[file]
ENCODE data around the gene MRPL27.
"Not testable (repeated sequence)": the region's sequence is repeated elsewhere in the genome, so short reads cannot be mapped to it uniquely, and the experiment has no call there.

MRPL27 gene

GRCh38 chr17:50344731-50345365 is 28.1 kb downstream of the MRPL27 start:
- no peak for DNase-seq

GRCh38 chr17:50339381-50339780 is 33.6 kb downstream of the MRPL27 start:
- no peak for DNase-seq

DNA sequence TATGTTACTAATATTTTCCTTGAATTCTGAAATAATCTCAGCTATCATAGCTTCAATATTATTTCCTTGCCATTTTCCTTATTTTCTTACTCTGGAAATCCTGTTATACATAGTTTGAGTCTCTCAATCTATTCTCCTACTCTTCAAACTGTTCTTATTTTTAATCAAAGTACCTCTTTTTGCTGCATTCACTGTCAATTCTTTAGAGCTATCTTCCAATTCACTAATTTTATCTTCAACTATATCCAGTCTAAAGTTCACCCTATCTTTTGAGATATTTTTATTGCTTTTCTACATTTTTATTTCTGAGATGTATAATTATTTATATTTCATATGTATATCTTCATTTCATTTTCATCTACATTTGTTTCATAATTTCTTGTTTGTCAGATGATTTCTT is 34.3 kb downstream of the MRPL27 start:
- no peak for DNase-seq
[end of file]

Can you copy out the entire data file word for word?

ENCODE data around the gene MRPL27.
"Not testable (repeated sequence)": the region's sequence is repeated elsewhere in the genome, so short reads cannot be mapped to it uniquely, and the experiment has no call there.

MRPL27 gene

GRCh38 chr17:50344731-50345365 is 28.1 kb downstream of the MRPL27 start:
- no peak for DNase-seq

GRCh38 chr17:50339381-50339780 is 33.6 kb downstream of the MRPL27 start:
- no peak for DNase-seq

DNA sequence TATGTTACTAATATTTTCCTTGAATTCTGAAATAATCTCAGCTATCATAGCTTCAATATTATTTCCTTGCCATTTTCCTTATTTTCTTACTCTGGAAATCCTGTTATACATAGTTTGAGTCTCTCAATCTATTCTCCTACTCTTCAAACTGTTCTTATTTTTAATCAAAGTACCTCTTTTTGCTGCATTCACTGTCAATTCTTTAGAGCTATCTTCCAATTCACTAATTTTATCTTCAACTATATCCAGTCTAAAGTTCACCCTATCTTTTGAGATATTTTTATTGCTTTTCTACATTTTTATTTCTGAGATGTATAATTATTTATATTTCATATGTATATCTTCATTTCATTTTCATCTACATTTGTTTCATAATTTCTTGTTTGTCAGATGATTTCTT is 34.3 kb downstream of the MRPL27 start:
- no peak for DNase-seq